Opportunity Mars Rover still silent beneath raging dust storm

By Leonard David
July 06, 2018, 2:33:32 PM EDT

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NASA's Opportunity Mars rover remains silent as a giant dust storm continues to swirl on the Red Planet.

The storm began on May 30 and grew to encircle the entire planet a few weeks later. With so much dust in the air, the solar-powered Opportunity hasn't been able to recharge its batteries and has entered a sort of hibernation.

"We have not heard from the rover for a couple of weeks," said Ray Arvidson of Washington University in Saint Louis. Arvidson is deputy principal investigator for the Mars Exploration Rover mission, which originally consisted of Opportunity and its twin, Spirit. The duo touched down in different locations on Mars a few weeks apart in January 2004.


Pre-launch photo of NASA's Opportunity Mars rover at Kennedy Space Center in Florida. Credit: NASA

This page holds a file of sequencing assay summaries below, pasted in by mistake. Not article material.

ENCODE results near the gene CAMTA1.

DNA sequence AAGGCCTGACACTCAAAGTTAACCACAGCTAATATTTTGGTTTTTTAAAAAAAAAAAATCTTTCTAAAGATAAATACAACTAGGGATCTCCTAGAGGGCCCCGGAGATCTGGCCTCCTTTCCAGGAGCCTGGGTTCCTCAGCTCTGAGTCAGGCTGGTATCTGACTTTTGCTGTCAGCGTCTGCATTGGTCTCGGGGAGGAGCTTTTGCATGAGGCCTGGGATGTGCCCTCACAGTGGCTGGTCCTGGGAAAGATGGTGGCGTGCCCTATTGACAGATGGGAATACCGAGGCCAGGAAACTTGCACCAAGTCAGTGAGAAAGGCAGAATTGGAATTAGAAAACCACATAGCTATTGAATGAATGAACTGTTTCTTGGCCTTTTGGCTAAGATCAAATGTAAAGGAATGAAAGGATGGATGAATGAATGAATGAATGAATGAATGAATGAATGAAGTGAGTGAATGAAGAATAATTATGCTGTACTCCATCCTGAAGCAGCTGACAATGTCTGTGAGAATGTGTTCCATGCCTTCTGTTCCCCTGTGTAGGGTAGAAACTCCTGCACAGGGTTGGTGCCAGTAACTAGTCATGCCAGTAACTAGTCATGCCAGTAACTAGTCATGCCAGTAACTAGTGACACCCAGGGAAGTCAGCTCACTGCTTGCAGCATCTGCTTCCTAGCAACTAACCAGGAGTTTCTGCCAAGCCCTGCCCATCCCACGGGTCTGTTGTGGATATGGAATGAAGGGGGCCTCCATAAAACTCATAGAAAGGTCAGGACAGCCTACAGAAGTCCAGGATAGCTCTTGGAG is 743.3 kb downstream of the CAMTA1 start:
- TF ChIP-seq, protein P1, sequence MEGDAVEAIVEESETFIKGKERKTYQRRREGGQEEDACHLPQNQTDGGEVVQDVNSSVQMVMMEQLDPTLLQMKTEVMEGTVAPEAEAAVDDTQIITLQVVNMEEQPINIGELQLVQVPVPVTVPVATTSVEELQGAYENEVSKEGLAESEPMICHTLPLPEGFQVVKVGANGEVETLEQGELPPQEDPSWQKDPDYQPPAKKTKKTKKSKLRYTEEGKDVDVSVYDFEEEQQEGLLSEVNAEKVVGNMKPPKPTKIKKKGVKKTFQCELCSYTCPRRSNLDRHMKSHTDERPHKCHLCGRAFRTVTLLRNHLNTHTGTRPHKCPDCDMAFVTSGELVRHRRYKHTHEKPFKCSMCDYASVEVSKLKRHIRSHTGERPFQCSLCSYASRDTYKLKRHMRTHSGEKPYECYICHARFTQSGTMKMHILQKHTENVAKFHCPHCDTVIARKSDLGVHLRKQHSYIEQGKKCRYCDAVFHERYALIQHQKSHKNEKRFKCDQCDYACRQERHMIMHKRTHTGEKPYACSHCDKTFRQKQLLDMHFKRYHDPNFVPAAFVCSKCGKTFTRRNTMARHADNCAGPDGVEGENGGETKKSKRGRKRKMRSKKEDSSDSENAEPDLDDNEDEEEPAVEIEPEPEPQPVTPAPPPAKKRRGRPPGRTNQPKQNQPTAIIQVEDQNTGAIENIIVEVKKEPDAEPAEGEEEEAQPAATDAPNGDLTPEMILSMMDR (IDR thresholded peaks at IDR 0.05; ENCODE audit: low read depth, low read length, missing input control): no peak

Opportunity kept right on rolling, long after Spirit's death. But the dust storm has sidelined the golf-cart-size rover: Opportunity hasn't sent a photo back to Earth since June 10, NASA officials have said. Spirit has long been silent, becoming bogged down in sand in late 2009. Its last communication with Earth was sent on March 22, 2010.

Opportunity is now likely in a low-power mode, "in which the rover wakes up, checks its power and, if too low, just goes back to sleep again," Arvidson told Inside Outer Space.

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